A social litmus test, the resistance encountered by student-run organizations like Uncomfortable Learning and Young Americans for Liberty (YAL) indicates the prevalence of conflicting ideals on a larger scale. Disputes over free speech zones and disinvited speakers on college campuses stem from American society’s division over a plethora of issues. College students, especially those who are new to adulthood and independence, may feel lost in a turbulent sea of opinions, uncertain of what views they should hold. For these individuals, free speech acts as a box of matches, illuminating a path through an otherwise dark and unfamiliar land. Because it encourages people to contribute their ideas, free speech catalyzes discussions that advance understanding. Striking a match provides the friction necessary for it to ignite; the clash of opposing viewpoints prompts the critical thinking conducive to gaining deeper insight on a topic. By challenging students to question the validity of their convictions, free speech pushes the boundaries that they subconsciously set for themselves, ultimately imparting a stronger sense of direction in a convoluted world. Restricting free speech on college campuses deprives students of the main benefit of a liberal education: the skills necessary to face complexity and change. Desperately hanging on to what they are familiar with, students barred from intellectual debate wander in darkness with nothing to light their way.

Limiting free speech creates a dangerous mentality on college campuses. If students constantly witness the censorship of voices that are seen as too radical, they would begin to tolerate such violations of the First Amendment. Instead of viewing freedom of speech as inalienable to every individual, students would think that those with “unacceptable” beliefs should be deprived of their right to express themselves.

An environment that represses dissent inhibits intellectual growth because progress is made by challenging the majority. As seen from the historical cases of abolition and women’s suffrage, small fringe groups can become movements that triumph against injustice. Discouraged from expressing unpopular viewpoints, people feel compelled to follow the majority even when they know that the majority is wrong. Society cannot improve unless it gives a voice to individuals who recognize its faults.

In defense of speech codes, some argue that college administrations should censor individuals with offensive views because students should be protected from material that degrades their intellect. However, it is the speech codes themselves, instead of the controversial opinions they ban, that open a door to further oppression. Arguing against Parliament’s censorship laws, John Milton defends freedom of expression in his treatise “Areopagitica”: “If we think to regulat[e] Printing, thereby to rectif[y] manners, we must regulat[e] all recreations and pastimes … ” In other words, one cannot justify censorship in only certain areas without removing the entire population’s rights to speak out. Although “Areopagitica” was written more than 300 years ago, Milton’s argument applies to today’s society. No consistent standard exists for judging whether or not something should be censored on college campuses. Administrations claim to only ban offensive speakers, but each individual differs in what they consider “offensive.” Censorship in higher education shows that institutions can rely on subjectivity to defend violations of Constitutional rights. What stops other organizations from exploiting the precedent set by colleges? Speech codes pose a danger to democracy that extends past the campus.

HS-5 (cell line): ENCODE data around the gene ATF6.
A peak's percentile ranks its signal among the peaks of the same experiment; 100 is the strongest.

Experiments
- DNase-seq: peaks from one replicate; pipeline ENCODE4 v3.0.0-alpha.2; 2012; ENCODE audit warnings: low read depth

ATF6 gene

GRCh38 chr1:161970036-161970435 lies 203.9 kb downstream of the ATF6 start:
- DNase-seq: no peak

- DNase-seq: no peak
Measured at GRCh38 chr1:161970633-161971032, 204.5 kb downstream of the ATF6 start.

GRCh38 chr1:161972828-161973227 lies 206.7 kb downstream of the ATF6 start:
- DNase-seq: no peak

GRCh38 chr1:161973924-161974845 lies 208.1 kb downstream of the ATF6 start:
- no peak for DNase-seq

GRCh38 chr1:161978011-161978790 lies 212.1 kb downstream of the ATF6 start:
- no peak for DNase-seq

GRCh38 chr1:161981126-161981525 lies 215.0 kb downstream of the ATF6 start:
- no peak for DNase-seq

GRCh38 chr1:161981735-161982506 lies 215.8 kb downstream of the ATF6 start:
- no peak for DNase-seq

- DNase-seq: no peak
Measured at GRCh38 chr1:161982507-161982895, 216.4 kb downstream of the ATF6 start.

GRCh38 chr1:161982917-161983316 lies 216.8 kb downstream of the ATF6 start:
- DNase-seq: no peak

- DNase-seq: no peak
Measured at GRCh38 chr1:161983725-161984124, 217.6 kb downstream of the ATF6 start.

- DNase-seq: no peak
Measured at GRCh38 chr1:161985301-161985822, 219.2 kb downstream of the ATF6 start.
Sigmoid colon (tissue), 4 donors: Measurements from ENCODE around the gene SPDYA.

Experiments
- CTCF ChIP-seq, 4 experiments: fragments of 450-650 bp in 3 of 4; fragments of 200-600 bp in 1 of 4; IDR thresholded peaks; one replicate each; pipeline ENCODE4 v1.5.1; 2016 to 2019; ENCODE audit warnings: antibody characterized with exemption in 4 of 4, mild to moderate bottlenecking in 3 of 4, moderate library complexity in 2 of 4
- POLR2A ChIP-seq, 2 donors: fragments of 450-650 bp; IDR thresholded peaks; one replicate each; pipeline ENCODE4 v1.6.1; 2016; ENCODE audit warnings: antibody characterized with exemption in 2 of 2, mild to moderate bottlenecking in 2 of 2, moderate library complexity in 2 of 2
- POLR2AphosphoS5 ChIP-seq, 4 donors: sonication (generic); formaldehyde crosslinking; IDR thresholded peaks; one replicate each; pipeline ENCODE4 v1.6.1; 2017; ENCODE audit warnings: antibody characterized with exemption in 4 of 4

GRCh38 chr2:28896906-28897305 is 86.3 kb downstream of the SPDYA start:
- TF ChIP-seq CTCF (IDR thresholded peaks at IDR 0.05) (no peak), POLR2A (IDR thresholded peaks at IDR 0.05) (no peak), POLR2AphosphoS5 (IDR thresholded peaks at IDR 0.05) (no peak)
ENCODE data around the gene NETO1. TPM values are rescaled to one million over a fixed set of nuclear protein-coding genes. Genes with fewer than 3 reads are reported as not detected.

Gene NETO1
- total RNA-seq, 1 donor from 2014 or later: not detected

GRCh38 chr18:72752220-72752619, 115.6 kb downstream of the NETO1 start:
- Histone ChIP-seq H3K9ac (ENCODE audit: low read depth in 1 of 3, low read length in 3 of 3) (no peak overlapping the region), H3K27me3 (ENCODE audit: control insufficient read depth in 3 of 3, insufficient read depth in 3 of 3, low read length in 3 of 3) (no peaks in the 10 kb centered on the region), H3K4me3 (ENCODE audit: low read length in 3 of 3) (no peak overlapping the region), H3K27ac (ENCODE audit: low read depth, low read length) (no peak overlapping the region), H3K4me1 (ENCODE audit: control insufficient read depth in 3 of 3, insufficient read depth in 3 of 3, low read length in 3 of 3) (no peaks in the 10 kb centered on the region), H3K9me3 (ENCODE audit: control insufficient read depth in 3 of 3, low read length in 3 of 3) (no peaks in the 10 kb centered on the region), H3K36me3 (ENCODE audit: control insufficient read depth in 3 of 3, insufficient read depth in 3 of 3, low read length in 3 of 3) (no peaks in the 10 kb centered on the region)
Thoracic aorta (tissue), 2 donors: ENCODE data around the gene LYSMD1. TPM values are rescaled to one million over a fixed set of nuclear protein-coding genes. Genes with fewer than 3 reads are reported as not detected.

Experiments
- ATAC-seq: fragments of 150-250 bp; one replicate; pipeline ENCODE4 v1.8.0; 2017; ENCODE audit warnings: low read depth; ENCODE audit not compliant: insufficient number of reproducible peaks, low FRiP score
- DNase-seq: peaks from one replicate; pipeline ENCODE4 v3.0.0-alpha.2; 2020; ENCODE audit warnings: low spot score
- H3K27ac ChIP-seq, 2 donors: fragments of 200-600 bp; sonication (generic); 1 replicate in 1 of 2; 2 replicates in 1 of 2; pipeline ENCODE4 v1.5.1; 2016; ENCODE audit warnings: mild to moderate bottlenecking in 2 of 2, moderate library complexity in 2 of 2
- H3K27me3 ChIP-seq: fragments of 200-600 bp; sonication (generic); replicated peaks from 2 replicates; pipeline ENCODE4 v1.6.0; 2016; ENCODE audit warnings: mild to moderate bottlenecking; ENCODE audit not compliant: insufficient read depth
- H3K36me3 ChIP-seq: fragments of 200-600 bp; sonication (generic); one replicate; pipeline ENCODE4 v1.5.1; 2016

Free speech liberates our minds, providing an avenue through which we can continuously be challenged with new ideas. If we refuse to venture outside of our comfort zone, we prevent ourselves from further learning; our current knowledge traps us into ignorance. Striving to gain a complete understanding, instead of adhering to a view skewed by our own desires, is the only action that brings us closer to the truth.